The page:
OK, so perhaps readers won't be scurrying to search for their name like Martin in "The Jerk," eager to see it in print because it means "I'm somebody now," but Doc Berman brings word that the FY 2006 federal sentencing data are now online, and for data geeks it provides some interesting annual fodder:
2007 Annual Report and Sourcebook: The 2007 Annual Report presents an overview of major Commission activities and accomplishments for fiscal year 2006. See the Commission's 2007 Sourcebook of Federal Sentencing Statistics for descriptive figures, tables, and charts, and selected district, circuit, and national sentencing data.You've heard the term, "Don't make a federal case out of it"? Well, 72,865 times in 2006, somebody did (that's the total number of federal sentences issued nationwide), and a surprisingly large number of those cases, 18.4% of the national total, came from Texas: (Click on links for fact sheets for each district)
Eastern District: 979 convictions, 1.3% of national totalClearly the numbers in Texas' Southern and Western Districts are driven by immigration cases, but the volume is stunning. Both districts alone processed more cases last year than most entire federal circuits - indeed both districts alone processed more cases than every other Circuit except the Ninth! (Texas is in the 5th Circuit, which is based in New Orleans and includes Texas, Louisiana and Mississippi.)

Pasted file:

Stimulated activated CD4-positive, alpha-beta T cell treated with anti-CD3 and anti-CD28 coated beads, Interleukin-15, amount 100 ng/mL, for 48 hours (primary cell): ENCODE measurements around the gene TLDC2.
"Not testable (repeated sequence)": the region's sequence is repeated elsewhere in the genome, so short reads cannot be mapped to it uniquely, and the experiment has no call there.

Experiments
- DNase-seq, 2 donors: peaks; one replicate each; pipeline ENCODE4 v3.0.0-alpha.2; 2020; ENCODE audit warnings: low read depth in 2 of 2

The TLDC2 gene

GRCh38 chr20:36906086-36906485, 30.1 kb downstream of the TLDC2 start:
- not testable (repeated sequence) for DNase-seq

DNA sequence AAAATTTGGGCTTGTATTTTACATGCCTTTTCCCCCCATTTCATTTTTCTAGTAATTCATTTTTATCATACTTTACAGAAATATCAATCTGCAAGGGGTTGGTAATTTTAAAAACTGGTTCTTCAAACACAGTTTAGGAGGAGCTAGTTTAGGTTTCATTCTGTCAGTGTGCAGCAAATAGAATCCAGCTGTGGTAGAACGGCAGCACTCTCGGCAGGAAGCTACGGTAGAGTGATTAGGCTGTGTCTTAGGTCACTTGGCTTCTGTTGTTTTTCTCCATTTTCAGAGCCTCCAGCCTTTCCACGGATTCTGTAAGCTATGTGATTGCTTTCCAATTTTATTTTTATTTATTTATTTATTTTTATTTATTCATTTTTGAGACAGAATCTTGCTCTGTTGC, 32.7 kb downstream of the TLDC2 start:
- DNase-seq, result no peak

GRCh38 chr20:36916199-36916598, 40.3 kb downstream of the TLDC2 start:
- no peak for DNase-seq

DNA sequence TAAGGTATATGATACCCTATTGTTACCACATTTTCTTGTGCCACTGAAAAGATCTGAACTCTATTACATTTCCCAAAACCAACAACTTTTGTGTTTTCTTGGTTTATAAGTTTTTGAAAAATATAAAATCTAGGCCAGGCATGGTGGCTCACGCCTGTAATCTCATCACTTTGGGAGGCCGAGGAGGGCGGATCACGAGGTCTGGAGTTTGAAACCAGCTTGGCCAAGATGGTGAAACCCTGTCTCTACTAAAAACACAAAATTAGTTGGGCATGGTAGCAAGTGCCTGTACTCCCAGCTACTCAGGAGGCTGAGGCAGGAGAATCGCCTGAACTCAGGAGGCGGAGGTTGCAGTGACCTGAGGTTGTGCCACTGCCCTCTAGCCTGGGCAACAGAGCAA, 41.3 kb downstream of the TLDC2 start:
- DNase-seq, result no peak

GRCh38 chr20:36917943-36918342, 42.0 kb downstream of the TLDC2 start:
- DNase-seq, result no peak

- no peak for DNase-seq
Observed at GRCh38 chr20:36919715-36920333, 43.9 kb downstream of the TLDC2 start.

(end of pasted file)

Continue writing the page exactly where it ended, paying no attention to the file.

Northern District: 1,052, 1.4%
Southern District: 5,582, 7.7%
Western District: 5,779, 7.9%
Total: 13,392 convictions, 18.4% of national total
Nationally, immigration accounted for 24.3% of federal cases (though more in TX), and drugs accounted for 34.4%, followed by firearms charges at a distant third 11.6%.
Most federal cases never get to trial, but are plea bargained away. One observes wide disparities in the rate of plea bargains in cases among Texas districts, which could be partially but not entirely explained by immigration cases. Here are the portion of federal cases in each district that went to trial last year:
TexasThat's a microscopic percentage of cases going to trial, isn't it? If in your mind's eye you believe the job of a lawyer or judge is to "try cases," these statistics should dissuade you of that misconception: The modern justice system's function is to plea cases, not try them.
Eastern 2.8% (27 cases)
Northern 4.8% (51 cases)
Southern 1.9% (106 cases)
Western 1.8% (105 cases)
Considering the high rate of plea bargains, the government exerts a great deal of control over sentencing. So when you hear complaints that federal prisons are running out of room or that we need more prisons for immigration detention, remember a surprising amount of new incarceration being generated through federal cases, particularly in immigration cases, appears to be volitional - i.e., something that's under control of the judges within the bounds of current law. According to a table titled, "Imprisonment rates for offenders eligible for non-prison sentences," in 2007 90% of immigration cases that could have received a non-prison sentence instead resulted in prison sentences, more than twice the rate of any other category.
There are lots of interesting data here for those concerned with the federal courts - these tidbits are just a teaser.
See similar (but not as comprehensive) data on Texas state courts here.